A statute that pertains to summary direct contempt does not apply when a spouse is charged with indirect contempt for failing to comply with provisions of a court order in a divorce proceeding. Sinaiko v. Sinaiko, 445 Pa. Super. 56, 664 A.2d 1005 (1995).
Misconduct that consists of noncompliance with property division obligations set forth in a decree generally constitutes indirect contempt and therefore requires at least notice and a hearing before the disobedient spouse can be punished for noncompliance. See Hartman v. Hartman, 417 N.W.2d 173 (N.D. 1987).
II. Availability of Contempt
Overview. There is a split of authority regarding the use of civil contempt to enforce obligations that are part of an equitable distribution award.
Some courts, citing constitutional concerns or the lack of statutory authority, have held that contempt is not available as a remedy, while other courts have endorsed the use of contempt as an effective way to enforce the division of assets upon divorce. Many of the cases that preclude the use of contempt have involved the failure to make monetary payments rather than the failure to make property transfers or to take other steps required by the decree. In general, there appears to be more latitude to enforce equitable distribution awards through contempt when the noncompliance relates to judgment provisions other than those calling for monetary payments. See Hartland v. Hartland, 777 P.2d 636 (Alaska 1989) (use of contempt power was appropriate for nondelivery of property; wife was not seeking to enforce a money judgment); In re Marriage of Nussbeck, 949 P.2d 73 (Colo. Ct. App. 1997) (former spouse's failure to pay money judgment cannot provide basis for imposing remedial or punitive contempt sanctions, but willful failure to comply with order to transfer property can furnish predicate for contempt sanctions); Redmond v. Redmond, 123 Md. App. 405, 718 A.2d 668 (1998) (husband's obligation to comply with divorce judgment requiring him to refinance loans on real property was not debt for purposes of constitutional provision prohibiting imprisonment for debt, so husband could be held in contempt and sentenced to jail term).
Statutory Authority. Some states have specific statutes authorizing contempt proceedings to enforce property division judgments. E.g. 23 Pa. Cons. Stat. Ann. 3502(e)(6) (West 1991); Va. Code Ann. 20-107.3(K) (Michie 1995). The Uniform Marriage and Divorce Act provides that the terms of a separation agreement relating to the division of property and set forth in the decree are enforceable by contempt. Uniform Marriage and Divorce Act 306(e), 9A U.L.A. 217 (1987).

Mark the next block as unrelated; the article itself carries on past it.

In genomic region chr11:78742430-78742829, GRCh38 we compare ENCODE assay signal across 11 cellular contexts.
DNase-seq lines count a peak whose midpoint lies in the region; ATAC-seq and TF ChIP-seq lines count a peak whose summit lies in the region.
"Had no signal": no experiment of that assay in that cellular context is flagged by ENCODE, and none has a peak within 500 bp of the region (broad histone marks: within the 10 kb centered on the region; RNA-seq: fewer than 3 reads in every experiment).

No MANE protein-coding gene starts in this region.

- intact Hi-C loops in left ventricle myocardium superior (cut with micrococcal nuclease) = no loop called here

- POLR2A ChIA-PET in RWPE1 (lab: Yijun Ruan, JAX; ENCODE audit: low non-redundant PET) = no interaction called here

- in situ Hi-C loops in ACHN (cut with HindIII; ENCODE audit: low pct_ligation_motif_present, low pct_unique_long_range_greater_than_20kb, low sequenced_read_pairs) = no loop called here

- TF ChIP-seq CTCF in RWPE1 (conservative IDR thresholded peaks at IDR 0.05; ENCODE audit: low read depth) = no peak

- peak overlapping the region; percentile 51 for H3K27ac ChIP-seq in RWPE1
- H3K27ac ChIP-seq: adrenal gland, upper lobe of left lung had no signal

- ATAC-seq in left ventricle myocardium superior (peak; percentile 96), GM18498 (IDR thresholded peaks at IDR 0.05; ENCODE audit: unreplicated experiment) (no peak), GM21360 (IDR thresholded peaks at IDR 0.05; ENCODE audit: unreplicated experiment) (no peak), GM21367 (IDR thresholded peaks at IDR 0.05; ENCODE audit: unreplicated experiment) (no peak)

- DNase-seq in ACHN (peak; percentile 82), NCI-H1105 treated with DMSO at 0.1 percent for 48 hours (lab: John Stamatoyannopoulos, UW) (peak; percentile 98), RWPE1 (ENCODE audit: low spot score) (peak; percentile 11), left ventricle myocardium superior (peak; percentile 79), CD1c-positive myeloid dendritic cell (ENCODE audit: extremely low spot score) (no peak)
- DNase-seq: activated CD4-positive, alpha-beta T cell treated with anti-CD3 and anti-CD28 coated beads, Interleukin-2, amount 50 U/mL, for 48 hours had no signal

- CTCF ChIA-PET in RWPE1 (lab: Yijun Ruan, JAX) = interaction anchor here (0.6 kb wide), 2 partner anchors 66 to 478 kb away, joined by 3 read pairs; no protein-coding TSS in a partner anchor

Contempt Not Available to Enforce Property Division. Some courts have found that a state constitutional prohibition against imprisonment for debt precludes the use of the contempt power to enforce a monetary award rendered as part of a property division. E.g., Stone v. Stidham, 96 Ariz. 235, 393 P.2d 923 (1964); Bradley v. Superior Court of San Francisco, 48 Cal. 2d 509, 310 P.2d 634 (1957); In re Marriage of Nussbeck, 949 P.2d 73 (Colo. Ct. App. 1997); Kimbrell v. Secrist, 613 N.E.2d 451 (Ind. Ct. App. 1993); Haughton v. Haughton, 319 Md. 460, 573 A.2d 42 (1990); McAlear v. McAlear, 298 Md. 320, 469 A.2d 1256 (1984); see also Newell v. Hinton, 556 So. 2d 1037 (Miss. 1990) (noting constitutional problems associated with imprisoning a contemnor for failure to pay a civil debt).
Some other courts, without discussing any constitutional concerns, have held that contempt is not available to enforce property divisions (as opposed to alimony and child support). See, e.g., Goggans v. Osburn, 237 F.2d 186 (9th Cir. 1956) (settlement agreement relating to division of couple's property could not be enforced by contempt); La Roche v. La Roche, 662 So. 2d 1018 (Fla. Dist. Ct. App. 1995) (property division awards may not be enforced by contempt; the only remedies available are those of a creditor against a debtor); Taylor v. Taylor, 653 So. 2d 1126 (Fla. Dist. Ct. App. 1995) (obligations incurred by a party in a marital property settlement are not subject to enforcement through contempt proceedings); Coleman v. Coleman, 539 N.E.2d 34 (Ind. Ct. App. 1989) (plain meaning of decree showed that payments were property settlement and thus could not be enforced by contempt); Burgardt v. Burgardt, 474 N.W.2d 235 (Minn. Ct. App. 1991) (husband could not be held in contempt for failure to make installment payments under dissolution decree because a judgment that requires payment of money is not enforceable by contempt proceedings); Seablom v. Seablom, 348 N.W.2d 920 (N.D. 1984) (under civil contempt and execution statutes, contempt is an improper remedy for enforcement of a property distribution).